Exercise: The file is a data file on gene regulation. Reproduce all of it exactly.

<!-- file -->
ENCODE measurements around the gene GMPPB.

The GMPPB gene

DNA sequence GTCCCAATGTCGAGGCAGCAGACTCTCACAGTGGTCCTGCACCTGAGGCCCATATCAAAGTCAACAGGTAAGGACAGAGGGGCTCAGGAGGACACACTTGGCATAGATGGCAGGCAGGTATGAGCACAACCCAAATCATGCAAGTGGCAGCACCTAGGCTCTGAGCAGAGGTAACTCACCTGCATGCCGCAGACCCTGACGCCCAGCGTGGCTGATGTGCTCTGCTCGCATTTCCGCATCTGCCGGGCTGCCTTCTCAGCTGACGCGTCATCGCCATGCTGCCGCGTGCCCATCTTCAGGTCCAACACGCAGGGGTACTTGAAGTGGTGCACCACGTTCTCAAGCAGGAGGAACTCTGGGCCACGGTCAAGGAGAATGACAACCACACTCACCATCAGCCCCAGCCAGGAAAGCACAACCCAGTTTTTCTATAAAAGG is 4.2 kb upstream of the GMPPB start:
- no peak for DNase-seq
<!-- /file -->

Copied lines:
ENCODE measurements around the gene GMPPB.

The GMPPB gene

DNA sequence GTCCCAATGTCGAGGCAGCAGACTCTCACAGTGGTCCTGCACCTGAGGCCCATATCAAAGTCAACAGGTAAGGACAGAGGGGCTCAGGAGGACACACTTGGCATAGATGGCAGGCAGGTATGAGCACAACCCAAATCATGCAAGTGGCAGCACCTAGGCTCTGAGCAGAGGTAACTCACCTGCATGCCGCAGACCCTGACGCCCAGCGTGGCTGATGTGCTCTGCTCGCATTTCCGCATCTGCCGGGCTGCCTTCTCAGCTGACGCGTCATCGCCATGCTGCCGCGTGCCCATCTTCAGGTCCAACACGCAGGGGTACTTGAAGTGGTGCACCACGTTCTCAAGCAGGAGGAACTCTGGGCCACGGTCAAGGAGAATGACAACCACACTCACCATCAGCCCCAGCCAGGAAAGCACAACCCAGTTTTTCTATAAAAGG is 4.2 kb upstream of the GMPPB start:
- no peak for DNase-seq